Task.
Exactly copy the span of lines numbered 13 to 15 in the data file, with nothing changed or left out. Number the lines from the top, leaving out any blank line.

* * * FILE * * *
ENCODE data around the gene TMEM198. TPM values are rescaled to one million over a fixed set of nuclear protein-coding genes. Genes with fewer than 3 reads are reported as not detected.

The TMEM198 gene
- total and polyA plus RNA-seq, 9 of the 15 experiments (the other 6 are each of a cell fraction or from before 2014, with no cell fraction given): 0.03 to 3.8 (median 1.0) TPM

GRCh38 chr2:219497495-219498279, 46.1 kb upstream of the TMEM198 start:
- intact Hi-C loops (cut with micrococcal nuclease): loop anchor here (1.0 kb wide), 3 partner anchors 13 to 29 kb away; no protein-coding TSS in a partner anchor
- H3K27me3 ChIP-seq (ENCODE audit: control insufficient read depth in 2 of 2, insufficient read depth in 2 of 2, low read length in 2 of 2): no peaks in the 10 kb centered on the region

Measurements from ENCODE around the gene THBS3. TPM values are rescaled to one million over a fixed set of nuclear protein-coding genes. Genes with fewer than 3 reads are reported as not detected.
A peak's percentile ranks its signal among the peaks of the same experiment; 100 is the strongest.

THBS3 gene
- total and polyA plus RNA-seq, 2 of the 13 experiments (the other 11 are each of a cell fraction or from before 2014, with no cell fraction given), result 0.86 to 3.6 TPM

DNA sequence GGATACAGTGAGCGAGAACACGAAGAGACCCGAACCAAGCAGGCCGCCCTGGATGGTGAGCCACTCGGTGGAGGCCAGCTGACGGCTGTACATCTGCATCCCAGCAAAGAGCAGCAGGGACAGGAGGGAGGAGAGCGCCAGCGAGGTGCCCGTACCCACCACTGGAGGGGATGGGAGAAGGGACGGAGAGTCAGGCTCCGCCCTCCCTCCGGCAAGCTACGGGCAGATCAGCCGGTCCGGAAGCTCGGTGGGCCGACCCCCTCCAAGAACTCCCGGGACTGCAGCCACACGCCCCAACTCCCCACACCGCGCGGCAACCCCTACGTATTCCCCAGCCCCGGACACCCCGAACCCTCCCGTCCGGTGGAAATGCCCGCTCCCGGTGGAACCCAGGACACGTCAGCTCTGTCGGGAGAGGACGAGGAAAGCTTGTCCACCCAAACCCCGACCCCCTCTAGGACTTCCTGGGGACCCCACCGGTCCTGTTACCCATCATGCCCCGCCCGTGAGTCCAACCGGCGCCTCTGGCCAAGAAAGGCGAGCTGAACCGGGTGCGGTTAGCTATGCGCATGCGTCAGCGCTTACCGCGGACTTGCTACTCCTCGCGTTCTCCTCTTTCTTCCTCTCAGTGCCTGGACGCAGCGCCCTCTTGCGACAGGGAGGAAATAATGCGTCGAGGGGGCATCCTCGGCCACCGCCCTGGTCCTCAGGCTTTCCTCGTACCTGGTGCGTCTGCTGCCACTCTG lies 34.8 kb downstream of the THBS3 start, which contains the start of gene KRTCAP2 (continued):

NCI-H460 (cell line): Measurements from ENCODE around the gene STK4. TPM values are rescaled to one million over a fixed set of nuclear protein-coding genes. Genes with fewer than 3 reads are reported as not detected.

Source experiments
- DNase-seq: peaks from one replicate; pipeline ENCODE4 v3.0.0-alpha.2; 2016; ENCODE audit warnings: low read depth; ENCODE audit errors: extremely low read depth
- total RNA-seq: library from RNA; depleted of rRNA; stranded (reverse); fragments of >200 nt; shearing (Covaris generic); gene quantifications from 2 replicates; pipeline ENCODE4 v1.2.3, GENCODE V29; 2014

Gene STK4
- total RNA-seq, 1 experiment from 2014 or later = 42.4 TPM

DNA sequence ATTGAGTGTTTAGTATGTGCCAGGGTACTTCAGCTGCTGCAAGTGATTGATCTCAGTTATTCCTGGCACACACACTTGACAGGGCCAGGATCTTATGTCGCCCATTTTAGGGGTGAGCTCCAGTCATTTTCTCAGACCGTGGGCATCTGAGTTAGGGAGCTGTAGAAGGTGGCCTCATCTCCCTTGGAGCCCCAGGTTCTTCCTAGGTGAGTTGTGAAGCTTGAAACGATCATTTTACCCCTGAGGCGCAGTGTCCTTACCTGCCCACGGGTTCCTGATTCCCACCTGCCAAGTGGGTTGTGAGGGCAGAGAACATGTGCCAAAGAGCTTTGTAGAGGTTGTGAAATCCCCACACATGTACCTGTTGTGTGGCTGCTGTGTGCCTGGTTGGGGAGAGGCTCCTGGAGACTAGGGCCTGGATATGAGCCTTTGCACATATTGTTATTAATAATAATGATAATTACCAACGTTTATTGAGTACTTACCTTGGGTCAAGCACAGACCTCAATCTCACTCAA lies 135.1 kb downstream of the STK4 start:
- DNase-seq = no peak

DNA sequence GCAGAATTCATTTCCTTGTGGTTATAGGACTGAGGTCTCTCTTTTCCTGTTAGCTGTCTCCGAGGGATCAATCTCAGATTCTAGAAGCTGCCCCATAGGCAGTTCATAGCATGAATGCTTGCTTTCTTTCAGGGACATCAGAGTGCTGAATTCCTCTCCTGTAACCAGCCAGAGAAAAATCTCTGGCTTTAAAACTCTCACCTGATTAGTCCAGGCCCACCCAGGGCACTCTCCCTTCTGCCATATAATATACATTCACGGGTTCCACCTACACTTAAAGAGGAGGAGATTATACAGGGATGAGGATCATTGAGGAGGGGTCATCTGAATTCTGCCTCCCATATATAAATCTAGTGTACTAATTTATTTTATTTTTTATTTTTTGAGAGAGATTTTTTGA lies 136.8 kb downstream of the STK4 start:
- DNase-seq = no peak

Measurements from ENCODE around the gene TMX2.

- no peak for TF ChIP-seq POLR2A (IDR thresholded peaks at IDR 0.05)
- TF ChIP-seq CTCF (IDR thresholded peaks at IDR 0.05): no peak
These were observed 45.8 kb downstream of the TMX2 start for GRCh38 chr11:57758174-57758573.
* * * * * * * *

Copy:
Source experiments
- DNase-seq: peaks from one replicate; pipeline ENCODE4 v3.0.0-alpha.2; 2016; ENCODE audit warnings: low read depth; ENCODE audit errors: extremely low read depth
- total RNA-seq: library from RNA; depleted of rRNA; stranded (reverse); fragments of >200 nt; shearing (Covaris generic); gene quantifications from 2 replicates; pipeline ENCODE4 v1.2.3, GENCODE V29; 2014